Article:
Stock market snapshot as of [23/10/2019 2:03 PM]
The Brexit process finally looks like it’s moving again, though new frustrations have almost certainly scotched Boris Johnson’s wish to hit the 31st October deadline and the pound’s rally is beginning to fray. The PM has reportedly met the leader of the opposition Labour Party, taking Jeremy Corbyn up on his offer for talks to come up with a mutually agreeable timetable for completing Brexit legislation No agreement so far. MPs voted down Johnson’s fast-track programme for spiriting the deal into law last night, putting the “great advance” (according to the PM) at risk, as a slower pace of discussion in Parliament will almost certainly see it amended, possibly causing various factions who supported it to drop away
Chip stocks are under renewed pressure and weighing on global markets after Texas Instruments’ results became the biggest upset of the earnings season so far. TXN has competition from Caterpillar. CAT missed quarterly earnings expectations and cut earnings and revenue guidance sending its shares sharply lower. The giant Dow Jones Industrial Average stocks are particularly weighing on DJ futures ahead of Wall Street’s open. In other hotly anticipated earnings, Boeing’s third quarter results appeared to miss estimates sharply again as it continues to deal with the fallout from the fatal 737 MAX debacle
China signalled it may replace the leader of Hong Kong after months of violent protests, whilst the extradition bill that triggered them has now been formally withdrawn
One assist for equity sentiment: U.S. Commerce Secretary Wilbur Ross has broken the ice over Washington’s lower-intensity trade conflict, with Europe, indicating the White House might favour talks instead of immediately moving to long-feared tariffs on automobile imports
Another assist (sort of): OPEC is considering whether to reduce production further to stave off the impact of falling demand. Oil prices remains weak for now though. The weekly tally from the U.S.’s key oil industry body points to a bigger than forecast inventory build (up 4.5 million barrels vs. a 2.2-million-barrel rise expected) when official EIA data are released later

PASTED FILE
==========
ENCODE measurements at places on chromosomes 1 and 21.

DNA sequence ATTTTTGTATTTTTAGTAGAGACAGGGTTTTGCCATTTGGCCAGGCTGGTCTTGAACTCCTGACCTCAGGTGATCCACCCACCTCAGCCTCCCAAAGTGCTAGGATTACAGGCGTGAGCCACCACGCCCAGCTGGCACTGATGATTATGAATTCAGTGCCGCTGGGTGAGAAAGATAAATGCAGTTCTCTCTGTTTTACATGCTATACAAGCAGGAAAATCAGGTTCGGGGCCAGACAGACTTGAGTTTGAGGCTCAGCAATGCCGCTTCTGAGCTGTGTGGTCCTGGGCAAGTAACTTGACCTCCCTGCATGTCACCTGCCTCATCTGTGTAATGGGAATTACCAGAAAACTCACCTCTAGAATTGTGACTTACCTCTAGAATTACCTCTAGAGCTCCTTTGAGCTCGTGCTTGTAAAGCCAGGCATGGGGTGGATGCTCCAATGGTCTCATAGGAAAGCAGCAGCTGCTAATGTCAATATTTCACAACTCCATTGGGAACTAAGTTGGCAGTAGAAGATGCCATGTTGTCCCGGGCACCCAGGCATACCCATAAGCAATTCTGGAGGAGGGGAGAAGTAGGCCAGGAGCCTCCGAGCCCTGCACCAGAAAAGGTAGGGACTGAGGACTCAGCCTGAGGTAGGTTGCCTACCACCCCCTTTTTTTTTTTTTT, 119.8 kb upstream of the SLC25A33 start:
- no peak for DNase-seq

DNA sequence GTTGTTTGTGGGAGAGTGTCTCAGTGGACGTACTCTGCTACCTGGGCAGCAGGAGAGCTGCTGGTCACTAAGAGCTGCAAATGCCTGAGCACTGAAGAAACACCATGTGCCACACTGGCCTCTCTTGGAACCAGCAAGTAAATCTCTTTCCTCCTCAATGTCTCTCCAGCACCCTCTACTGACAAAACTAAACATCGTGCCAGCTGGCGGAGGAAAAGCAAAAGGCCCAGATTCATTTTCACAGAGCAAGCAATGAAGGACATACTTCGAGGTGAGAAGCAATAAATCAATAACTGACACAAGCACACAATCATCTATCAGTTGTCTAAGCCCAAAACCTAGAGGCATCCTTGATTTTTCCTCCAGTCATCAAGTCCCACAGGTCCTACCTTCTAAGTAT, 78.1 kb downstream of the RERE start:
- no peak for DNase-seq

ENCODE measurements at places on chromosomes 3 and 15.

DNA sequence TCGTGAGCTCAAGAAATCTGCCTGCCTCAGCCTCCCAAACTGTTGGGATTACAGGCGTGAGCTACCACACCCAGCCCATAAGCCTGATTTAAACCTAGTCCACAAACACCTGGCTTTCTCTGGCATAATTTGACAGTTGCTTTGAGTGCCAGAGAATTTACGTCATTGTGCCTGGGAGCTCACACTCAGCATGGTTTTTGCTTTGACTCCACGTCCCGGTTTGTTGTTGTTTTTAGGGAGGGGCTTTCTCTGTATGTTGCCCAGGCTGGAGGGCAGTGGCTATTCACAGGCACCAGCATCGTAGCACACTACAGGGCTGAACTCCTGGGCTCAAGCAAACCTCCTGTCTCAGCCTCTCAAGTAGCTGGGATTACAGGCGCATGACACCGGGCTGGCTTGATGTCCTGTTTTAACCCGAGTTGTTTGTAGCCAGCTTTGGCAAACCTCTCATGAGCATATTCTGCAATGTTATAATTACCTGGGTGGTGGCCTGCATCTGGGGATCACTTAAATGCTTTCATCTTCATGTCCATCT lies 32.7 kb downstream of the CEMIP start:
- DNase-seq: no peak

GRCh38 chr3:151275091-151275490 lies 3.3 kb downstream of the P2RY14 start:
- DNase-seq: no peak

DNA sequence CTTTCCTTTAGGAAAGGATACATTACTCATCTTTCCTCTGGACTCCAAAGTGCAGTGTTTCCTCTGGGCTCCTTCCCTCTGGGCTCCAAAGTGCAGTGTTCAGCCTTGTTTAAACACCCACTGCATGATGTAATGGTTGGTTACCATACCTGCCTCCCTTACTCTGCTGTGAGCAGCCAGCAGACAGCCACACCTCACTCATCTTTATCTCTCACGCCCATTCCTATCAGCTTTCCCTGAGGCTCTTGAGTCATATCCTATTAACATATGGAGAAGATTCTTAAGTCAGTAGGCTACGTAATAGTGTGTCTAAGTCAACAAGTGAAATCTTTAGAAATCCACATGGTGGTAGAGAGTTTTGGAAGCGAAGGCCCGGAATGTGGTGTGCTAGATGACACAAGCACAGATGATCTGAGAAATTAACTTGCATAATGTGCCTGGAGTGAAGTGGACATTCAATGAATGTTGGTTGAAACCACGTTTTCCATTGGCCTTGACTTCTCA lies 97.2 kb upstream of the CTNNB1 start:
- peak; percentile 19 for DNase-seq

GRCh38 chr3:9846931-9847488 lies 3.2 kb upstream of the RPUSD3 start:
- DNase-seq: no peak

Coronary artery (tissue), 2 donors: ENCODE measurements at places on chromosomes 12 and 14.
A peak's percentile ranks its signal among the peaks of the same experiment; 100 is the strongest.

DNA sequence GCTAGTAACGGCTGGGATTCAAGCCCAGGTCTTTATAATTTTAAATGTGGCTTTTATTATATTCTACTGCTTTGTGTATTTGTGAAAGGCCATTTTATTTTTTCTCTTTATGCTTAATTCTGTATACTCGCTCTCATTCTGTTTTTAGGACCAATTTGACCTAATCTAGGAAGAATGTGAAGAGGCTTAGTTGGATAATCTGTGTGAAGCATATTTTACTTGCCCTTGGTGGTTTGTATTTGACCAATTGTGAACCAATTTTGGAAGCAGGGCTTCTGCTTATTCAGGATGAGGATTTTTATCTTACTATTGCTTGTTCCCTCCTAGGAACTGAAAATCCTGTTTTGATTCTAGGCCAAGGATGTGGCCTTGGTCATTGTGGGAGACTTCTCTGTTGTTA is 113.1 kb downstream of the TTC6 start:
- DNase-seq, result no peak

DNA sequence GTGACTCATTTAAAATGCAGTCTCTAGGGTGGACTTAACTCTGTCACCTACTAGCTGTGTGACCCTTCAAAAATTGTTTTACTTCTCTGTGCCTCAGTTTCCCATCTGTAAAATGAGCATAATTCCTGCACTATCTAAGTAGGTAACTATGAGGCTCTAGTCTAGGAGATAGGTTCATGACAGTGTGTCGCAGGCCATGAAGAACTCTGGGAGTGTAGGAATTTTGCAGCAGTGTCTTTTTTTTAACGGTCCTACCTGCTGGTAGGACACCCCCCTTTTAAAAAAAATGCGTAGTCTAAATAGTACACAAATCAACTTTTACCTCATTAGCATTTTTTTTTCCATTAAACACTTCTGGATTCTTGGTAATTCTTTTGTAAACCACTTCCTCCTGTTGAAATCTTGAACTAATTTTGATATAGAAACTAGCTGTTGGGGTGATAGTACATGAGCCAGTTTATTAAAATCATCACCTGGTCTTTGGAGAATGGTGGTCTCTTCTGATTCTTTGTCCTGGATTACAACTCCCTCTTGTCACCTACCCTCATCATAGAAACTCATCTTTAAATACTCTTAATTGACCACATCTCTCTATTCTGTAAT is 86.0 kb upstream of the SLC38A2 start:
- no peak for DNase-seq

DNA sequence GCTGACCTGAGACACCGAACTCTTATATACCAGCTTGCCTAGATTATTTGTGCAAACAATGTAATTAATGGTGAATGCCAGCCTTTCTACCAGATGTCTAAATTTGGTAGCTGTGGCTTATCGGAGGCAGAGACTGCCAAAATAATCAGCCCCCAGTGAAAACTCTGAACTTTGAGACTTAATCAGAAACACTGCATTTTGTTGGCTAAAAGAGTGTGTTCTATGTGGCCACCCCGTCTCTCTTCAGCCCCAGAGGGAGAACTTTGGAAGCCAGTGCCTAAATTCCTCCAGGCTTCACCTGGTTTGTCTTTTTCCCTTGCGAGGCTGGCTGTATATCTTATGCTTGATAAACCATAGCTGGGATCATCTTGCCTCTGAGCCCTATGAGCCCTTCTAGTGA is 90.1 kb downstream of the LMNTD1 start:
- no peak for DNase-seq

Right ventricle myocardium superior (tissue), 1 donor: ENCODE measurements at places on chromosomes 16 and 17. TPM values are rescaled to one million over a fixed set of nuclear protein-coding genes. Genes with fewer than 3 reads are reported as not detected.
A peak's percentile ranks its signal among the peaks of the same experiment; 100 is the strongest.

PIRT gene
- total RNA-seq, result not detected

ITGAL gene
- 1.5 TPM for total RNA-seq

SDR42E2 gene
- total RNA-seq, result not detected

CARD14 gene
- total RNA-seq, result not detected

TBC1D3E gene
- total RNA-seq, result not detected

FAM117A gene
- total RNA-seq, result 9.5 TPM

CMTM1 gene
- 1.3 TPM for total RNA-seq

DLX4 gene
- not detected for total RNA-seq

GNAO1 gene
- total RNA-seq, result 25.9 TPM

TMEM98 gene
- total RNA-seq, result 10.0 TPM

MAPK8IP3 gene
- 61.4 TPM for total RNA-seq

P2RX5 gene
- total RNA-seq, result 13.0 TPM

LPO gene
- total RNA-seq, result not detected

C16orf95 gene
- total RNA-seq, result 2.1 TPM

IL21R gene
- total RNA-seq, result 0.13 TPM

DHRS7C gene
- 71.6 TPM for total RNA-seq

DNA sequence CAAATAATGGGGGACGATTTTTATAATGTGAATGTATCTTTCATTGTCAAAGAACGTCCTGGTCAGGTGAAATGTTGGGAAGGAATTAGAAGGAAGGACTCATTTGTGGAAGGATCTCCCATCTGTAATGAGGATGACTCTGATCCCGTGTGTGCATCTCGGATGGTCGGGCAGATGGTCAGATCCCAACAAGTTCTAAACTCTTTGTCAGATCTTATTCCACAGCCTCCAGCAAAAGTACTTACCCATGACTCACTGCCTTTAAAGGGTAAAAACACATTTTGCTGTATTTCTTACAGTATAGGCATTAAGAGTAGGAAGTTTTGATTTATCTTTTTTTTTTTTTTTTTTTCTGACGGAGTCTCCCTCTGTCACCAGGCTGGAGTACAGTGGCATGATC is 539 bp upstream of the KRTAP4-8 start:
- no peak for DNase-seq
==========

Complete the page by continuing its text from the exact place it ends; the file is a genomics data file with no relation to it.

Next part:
Stocks/sectors on the move
After a volatile initial reaction, Boeing shares turned about 1% higher as the U.S. cash session approached. Q3 results were unmistakeably dire, including a second straight quarter of negative free cash flow, and reduced production schedules across models including the 737 MAX and 787. However, Boeing raised its 737 MAX output forecast by 36%. And, after an additional $900m in costs for the faulty aircraft, no further significant compensation expenses are envisaged. Less plausibly, Boeing stuck to a Q4 timeline for the resumption of 737 MAX flights. Still, with the stock down 20% already, this year, deeper downside was always going to be minimal from here
Shares in the other giant U.S. industrial bellwether reporting on Wednesday aren’t faring as well. Caterpillar shares fell as much as 6.5% after the world’s biggest construction machinery maker missed earnings and revenue forecasts and cut forecasts of both again for this financial year. Whilst lowered guidance had been widely pencilled in, the scale of the cuts looks to have taken investors off guard. The midpoint of CAT’s new 2019 EPS forecast is $10.84 compared with a $12.25 midpoint previously
Europe’s STOXX index is struggling as Texas Instruments’ (TXN) disappointing results and downgraded Q4 estimates drag this region’s technology shares. TXN was down 9% in pre-market deals a while ago. The IT industry is the biggest STOXX super-sector underperformer. EU financials/banks are also soft, possibly with an eye to Thursday’s ECB statement, the last steered by Mario Draghi. UK housebuilders also stand out on the downside after the latest Brexit snarl-up
FX snapshot as of [23/10/2019 2:03 PM]
After dropping below key levels in the wake of Tuesday night events in the UK parliament, sterling is looking perkier, latterly around $1.2885, though well off $1.30 tops from Monday
The big picture sees the dollar steadying from a recent correction as risk-on exposure appears to be unwound. The effects on G10 currencies are uneven, particularly as profits are being taken against commodity currencies. Sterling is both a marginal beneficiary of and at a disadvantage from these dynamics, against the Aussie and yen respectively. The yen hits a one-week high against the greenback as EUR/JPY also slides as stops are triggered and AUD/JPY follows suit
The euro ticks down against the dollar, though rose 0.4% vs. Norway’s krone earlier and saw its best levels since December vs. SEK. Whatever the ECB says tomorrow, expectations are that Norges Bank and Riksbank, which will also update policy, may have to pedal forward guidance faster into accommodative territory
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